Many people ship chocolate from one part of the country to another, but it takes great care to make sure the chocolate does not melt on the way. Whether you own a chocolate business that offers shipping, or are simply purchasing chocolate to send to a relative or friend in another location, it is important that the chocolate is protected so it stays in its original form and does not arrive as a gooey mess.
Refrigerate the chocolate before shipping. Getting the chocolate cold allows it to stay cooler for longer during shipment. Chocolate stays solid at room temperature, but some shipping conditions are warmer than that, so it is important that your chocolate is chilled to begin with. (See reference 1)
Wrap the chocolate in parchment paper, and then tin foil. This combination helps protect the chocolate by keeping it insulated. It is also important to give the chocolate a wrapper so that it does not come into direct contact with the cold source you must apply.
Prepare a cold pack by freezing it first. A cold pack, also known as an ice pack, will lay beside the chocolate in the shipping box to keep the environment inside the box cool and above room temperature.
Put the chocolate and ice pack into a sturdy box. Make sure the box is large enough to fit the items inside with additional room leftover in case the package is mishandled during shipment - you do not want broken chocolate pieces.
Tape up the box with packing tape, and write the recipient's name and address in the centre with a permanent marker. Include your return address in the top left corner of the box. In addition, write "Keep refrigerated" onto the box so that the recipient knows to put the contents into the fridge upon delivery.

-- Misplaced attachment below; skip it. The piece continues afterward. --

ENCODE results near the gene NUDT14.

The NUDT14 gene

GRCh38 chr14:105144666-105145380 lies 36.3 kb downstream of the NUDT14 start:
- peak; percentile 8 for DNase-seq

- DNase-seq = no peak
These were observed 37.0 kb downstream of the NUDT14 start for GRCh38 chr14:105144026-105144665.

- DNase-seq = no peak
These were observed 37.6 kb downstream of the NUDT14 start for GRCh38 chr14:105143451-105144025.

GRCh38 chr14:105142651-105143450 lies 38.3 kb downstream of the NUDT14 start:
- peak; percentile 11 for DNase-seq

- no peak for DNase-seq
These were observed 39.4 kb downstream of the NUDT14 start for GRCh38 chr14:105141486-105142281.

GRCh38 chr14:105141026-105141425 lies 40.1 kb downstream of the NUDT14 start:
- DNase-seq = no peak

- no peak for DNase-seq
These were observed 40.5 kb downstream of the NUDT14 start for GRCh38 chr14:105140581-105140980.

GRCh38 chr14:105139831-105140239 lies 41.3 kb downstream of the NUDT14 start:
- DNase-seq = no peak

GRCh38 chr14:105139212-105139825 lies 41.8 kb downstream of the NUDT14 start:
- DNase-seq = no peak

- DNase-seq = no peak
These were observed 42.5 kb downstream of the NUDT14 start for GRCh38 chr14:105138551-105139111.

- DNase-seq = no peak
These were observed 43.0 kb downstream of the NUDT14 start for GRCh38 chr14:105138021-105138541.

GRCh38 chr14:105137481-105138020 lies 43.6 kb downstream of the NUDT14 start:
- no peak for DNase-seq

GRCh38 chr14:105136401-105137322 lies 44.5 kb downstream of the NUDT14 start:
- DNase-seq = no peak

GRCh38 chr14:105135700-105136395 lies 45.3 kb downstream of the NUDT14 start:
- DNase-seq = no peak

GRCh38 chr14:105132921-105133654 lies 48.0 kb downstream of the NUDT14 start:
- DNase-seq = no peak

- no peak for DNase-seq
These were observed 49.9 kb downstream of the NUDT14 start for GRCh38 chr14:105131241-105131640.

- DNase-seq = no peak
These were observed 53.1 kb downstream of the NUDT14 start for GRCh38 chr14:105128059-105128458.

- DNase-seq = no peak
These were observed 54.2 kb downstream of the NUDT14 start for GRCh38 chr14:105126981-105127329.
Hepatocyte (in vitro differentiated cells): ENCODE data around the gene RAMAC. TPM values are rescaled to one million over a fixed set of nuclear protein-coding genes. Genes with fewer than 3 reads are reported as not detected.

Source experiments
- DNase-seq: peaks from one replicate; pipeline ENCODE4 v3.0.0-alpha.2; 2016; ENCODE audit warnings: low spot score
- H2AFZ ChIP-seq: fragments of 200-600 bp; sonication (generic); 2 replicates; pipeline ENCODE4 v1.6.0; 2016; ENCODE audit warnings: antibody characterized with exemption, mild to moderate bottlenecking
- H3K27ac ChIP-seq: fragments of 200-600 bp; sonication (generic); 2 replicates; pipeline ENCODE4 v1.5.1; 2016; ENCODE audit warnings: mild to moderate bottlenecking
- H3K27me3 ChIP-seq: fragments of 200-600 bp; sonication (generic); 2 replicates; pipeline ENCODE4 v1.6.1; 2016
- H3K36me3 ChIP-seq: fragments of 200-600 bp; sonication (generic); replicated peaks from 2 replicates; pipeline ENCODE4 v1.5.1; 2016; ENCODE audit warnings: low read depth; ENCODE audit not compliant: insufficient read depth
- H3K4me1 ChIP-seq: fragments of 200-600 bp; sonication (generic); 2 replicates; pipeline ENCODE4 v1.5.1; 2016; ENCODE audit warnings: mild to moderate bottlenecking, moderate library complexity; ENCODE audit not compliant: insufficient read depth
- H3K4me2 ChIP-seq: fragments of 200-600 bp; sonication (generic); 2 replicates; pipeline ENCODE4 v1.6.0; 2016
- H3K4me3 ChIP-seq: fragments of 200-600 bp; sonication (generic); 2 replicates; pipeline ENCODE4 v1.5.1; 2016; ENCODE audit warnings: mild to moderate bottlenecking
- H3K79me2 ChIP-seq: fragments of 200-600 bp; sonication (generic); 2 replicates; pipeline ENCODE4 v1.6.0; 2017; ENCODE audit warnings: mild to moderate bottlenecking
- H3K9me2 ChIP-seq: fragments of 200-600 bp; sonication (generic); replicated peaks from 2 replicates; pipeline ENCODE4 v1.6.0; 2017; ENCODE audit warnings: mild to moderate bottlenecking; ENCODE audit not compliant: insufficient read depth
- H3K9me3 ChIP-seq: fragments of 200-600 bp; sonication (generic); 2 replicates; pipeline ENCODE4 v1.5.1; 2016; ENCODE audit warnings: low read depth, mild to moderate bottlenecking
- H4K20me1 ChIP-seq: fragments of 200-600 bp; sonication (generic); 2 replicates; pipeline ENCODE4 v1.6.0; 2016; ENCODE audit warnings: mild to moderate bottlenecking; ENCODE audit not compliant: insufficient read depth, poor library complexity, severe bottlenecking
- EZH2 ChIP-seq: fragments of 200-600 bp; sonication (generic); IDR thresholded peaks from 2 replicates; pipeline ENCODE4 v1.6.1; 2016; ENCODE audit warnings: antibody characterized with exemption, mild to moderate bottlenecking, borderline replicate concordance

Ship the package overnight if you can, and take into consideration the climate conditions of the destination. If you are shipping the chocolate to someplace with warm temperatures, such as Arizona, Nevada and Texas, you should definitely select an overnight shipping method. If the package is being shipped during cool seasons or to a cold destination, you do not need to use the same urgency.
Send the package out at the beginning of the week. If you wait until the end of the week to ship the chocolate, the package may have to sit and wait over the weekend to be delivered on Monday. This increases the risk of the chocolate melting.
Things you need
- Parchment paper
- Tin foil
- Cold pack
- Sturdy box
- Packing tape
- Permanent marker